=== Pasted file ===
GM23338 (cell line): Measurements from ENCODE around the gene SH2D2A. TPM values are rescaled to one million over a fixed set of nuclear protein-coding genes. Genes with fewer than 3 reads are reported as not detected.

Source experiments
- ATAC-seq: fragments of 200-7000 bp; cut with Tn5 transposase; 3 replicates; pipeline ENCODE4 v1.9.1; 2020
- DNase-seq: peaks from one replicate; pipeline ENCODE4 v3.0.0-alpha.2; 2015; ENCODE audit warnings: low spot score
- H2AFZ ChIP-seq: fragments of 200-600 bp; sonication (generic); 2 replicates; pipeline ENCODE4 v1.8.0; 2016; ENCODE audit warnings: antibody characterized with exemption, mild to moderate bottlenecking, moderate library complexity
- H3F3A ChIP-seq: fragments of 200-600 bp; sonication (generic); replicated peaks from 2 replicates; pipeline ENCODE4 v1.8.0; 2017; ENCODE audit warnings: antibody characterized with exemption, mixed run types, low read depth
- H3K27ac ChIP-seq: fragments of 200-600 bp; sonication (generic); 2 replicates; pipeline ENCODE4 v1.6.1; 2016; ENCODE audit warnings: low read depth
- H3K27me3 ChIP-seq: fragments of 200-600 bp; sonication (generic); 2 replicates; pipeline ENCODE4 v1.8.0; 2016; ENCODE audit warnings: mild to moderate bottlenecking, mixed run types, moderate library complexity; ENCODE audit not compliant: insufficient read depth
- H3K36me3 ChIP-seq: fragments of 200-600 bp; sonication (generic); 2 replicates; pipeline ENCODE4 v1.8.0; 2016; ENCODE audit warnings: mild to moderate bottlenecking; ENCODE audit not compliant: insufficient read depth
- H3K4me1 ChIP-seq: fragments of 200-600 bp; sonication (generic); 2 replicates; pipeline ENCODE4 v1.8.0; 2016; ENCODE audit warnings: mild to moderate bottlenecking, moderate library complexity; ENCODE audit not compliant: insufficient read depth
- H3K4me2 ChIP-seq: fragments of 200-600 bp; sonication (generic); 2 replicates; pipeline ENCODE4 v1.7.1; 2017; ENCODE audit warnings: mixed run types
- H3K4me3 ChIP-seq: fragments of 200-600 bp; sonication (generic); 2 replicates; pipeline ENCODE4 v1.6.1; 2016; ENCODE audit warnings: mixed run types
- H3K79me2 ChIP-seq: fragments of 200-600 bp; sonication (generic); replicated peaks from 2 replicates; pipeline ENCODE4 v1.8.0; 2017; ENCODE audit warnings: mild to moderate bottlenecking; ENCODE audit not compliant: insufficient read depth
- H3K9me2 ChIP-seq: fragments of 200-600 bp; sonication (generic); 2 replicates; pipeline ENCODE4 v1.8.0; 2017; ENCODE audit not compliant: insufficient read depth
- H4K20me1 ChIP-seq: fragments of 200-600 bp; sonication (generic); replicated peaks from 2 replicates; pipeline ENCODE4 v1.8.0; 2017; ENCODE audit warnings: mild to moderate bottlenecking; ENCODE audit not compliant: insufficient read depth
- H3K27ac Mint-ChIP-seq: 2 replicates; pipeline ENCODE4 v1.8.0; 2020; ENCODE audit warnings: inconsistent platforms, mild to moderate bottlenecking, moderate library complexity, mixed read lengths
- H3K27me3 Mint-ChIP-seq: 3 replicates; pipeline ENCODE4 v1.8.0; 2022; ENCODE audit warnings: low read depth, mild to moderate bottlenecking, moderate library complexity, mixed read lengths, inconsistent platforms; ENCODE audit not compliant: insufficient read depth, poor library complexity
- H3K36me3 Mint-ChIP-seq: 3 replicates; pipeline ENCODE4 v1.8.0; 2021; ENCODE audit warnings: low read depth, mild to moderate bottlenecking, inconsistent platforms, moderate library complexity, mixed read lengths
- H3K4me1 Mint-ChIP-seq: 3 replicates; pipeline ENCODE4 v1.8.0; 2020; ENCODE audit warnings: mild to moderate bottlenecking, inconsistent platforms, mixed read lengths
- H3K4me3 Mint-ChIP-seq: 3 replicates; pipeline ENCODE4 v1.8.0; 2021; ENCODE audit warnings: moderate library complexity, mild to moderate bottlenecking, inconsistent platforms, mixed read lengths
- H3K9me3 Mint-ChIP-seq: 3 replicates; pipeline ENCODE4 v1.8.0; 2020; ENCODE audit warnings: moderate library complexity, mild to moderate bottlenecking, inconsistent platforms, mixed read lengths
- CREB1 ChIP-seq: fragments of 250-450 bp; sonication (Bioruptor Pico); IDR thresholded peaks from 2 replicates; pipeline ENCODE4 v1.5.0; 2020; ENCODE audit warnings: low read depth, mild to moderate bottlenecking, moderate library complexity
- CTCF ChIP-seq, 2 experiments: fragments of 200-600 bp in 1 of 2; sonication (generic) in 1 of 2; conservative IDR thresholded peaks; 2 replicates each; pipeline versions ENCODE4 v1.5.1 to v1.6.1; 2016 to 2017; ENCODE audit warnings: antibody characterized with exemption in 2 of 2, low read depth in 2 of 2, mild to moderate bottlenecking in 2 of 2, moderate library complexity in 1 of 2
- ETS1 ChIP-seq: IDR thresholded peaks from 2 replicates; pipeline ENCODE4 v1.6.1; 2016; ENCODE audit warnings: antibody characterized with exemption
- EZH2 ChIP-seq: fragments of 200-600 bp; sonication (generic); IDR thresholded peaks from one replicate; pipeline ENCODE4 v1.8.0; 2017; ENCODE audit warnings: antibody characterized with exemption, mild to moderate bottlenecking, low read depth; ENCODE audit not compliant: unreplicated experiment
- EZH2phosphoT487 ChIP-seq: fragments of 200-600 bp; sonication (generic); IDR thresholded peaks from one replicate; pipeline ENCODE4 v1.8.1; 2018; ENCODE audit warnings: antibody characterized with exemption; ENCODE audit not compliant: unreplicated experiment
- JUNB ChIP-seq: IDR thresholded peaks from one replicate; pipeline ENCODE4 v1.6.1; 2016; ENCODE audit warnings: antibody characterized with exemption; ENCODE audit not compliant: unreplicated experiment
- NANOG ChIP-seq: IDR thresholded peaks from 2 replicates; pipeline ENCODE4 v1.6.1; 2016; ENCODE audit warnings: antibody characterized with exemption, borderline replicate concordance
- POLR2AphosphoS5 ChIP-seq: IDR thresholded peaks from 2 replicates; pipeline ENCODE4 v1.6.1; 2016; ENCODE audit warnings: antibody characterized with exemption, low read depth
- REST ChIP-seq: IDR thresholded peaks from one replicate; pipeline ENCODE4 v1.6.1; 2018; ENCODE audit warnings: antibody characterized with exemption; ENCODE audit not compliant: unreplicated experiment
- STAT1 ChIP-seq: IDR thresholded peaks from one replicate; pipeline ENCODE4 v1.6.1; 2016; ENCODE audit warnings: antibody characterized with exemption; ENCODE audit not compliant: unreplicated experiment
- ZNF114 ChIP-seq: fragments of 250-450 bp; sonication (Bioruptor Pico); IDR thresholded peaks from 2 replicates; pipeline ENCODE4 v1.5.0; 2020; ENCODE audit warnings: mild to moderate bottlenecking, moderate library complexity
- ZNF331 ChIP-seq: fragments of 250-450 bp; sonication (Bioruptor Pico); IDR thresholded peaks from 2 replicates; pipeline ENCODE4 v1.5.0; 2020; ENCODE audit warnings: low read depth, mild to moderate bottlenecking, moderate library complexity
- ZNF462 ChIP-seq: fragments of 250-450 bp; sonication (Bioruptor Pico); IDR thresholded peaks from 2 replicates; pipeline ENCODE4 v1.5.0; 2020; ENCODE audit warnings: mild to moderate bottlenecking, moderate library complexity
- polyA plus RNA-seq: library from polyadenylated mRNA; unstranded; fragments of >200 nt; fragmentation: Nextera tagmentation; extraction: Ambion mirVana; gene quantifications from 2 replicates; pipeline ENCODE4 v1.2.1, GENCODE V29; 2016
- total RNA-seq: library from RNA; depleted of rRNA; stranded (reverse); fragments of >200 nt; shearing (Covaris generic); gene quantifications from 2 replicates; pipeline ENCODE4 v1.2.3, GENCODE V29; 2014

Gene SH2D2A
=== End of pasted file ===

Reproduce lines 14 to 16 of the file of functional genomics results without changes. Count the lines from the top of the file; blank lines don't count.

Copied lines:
- H3K9me2 ChIP-seq: fragments of 200-600 bp; sonication (generic); 2 replicates; pipeline ENCODE4 v1.8.0; 2017; ENCODE audit not compliant: insufficient read depth
- H4K20me1 ChIP-seq: fragments of 200-600 bp; sonication (generic); replicated peaks from 2 replicates; pipeline ENCODE4 v1.8.0; 2017; ENCODE audit warnings: mild to moderate bottlenecking; ENCODE audit not compliant: insufficient read depth
- H3K27ac Mint-ChIP-seq: 2 replicates; pipeline ENCODE4 v1.8.0; 2020; ENCODE audit warnings: inconsistent platforms, mild to moderate bottlenecking, moderate library complexity, mixed read lengths